P.R2B - We Love Green


It was all there, very early on. “Music-cinema, cinema-music”, raw energy, images that click, the taste of the beat and the singing that spurts out. It was all there very early on in P.R2B.
The sound, first of all: Pauline Rambeau de Baralon (“Rambo” for her friends) grew up in Bourges between clarinet lessons, the blues of a guitarist father, classical music (which she loves “especially when she is muscular”) and French chanson, whose whimsical images fascinate her as much as the irreverence of Eminem, TuPac or Dr Dre.
The images, then. It is to them that Pauline turns. As a teenager, she devours the classics at the film library, remains marked for life by Truffaut, Godard, Dreyer’s Joan of Arc or Easy Rider, for their formal virtuosity combined with an unleashing of the senses and emotions, and dreams of Cameron’s Ellen Ripley conquering space.
After high school with a major in cinema and a stint at Cours Florent, she spent four years at Femis, from which she graduated with a director’s diploma.
Music is never far away: P.R2B sings in a garage duet, summoned the soul of the mythical jazzman Moondog in one of his short films, and above all, composes, incessantly, alone in her home studio. For a long time, his songs remain hidden. Until a haunting single, Ocean Forever, with its synths undulating like the sea in winter, appeared in 2017 on a compilation by La Souterraine, the hub of the French-speaking underground. This track and its video make the news, P.R2B is quickly spotted and surrounded, and concerts propel his unique talent: those
who were lucky enough to see her at Les Etoiles, in Paris, or at Bar en Trans, at the end of 2018, still remember her presence, intense, the extent of her influences (from Léo Ferré to Casual Gabberz) and her way of marrying poetry and BPM as if it was obvious. The experience of the stage, “this place where it burns” pushes P.R2B to definitively put his songs in the spotlight. It remains to flesh out the lo-fi setting that saw them born, without losing their vitality.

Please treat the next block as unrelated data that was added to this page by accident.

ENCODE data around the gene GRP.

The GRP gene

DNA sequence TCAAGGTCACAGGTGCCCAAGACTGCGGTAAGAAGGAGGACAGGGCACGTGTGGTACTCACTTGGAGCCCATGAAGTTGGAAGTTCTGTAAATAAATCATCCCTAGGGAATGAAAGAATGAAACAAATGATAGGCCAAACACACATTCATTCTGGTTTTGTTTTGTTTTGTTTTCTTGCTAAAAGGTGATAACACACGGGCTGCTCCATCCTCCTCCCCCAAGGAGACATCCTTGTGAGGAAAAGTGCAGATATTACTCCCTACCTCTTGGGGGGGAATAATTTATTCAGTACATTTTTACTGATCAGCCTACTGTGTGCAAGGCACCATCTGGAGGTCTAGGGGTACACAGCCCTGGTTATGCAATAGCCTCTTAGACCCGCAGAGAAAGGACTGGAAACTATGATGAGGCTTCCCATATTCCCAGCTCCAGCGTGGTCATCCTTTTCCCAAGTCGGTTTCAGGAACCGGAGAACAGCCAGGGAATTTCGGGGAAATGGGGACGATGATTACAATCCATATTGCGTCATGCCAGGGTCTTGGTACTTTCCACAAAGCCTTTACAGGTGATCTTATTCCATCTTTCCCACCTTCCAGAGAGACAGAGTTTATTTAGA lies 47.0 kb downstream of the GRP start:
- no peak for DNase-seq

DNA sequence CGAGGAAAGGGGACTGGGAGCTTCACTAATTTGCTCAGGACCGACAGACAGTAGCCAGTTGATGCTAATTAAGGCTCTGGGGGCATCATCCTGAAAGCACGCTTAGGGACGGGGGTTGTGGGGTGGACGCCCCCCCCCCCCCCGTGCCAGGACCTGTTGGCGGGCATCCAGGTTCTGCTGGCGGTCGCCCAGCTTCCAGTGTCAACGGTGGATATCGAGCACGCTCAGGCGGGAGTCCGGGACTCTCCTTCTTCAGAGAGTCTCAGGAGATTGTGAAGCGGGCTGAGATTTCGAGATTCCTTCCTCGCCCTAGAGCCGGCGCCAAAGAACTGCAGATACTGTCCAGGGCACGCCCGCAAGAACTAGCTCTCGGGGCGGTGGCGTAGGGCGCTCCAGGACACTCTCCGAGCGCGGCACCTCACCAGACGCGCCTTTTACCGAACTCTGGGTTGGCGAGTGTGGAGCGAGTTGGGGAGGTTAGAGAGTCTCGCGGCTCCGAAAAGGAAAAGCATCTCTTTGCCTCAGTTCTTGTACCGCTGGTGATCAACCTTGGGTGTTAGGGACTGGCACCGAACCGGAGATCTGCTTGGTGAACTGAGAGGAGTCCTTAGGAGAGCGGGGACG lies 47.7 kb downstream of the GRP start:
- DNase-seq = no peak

It is Tristan Salvati (Angèle, 47 ter) who, after having contacted her on Instagram, is in charge of helping her to give them the “warm heart” she is so much looking for. Together, they find it by working on contrasts: a frenetic gabber beat splashes the melody of La Piscine, an immediate hit into which one plunges while dancing. A hedonistic groove grabs the punchy lyrics of Des Rêves by the hips, where “the streets of Hollywood split in two / the stars at the elbow а elbow and the poor in the middle.” Oboes, clarinets and other winds, essential and almost ubiquitous, “dress up the romanticism of The Prom Song, the first title to come out in January 2020, with a dress of spleen,” or the velvet flow rocket of Who are the culprits?.
Then there are those couples dancing, splitting up on a station platform, surfers, shipwrecks, chaos and fights: when Pauline doesn’t film images, she puts them in her texts, and you can perceive the atmosphere, the shadows and lights, as well as in the cinema. The impact of her words owes as much to Barbara as to Kanye West, to Tyler the Creator as to Catherine Ringer: from this contrast is born all their modernity.
As for his lyricism, he is not bothered by irony: “I can only tell who I am by crying, laughing and shaking. We live in a time when people are angry, you can’t take it away from them. There is an idea of radicalism, of struggle. Sincerity, to go into a state of explosion, is not obsolete. Agreeing to say I is agreeing to say we. “It’s that rage mixed with hope that permeates the songs of P.R2B. It will also be reflected in her music videos, which she will direct herself. “Music-cinema, cinema-music”, P.R2B doesn’t have to choose anymore.
“I arm myself”, she says in La Piscine… It’s all there, from now on. Ready to be heard, shared, and ignited.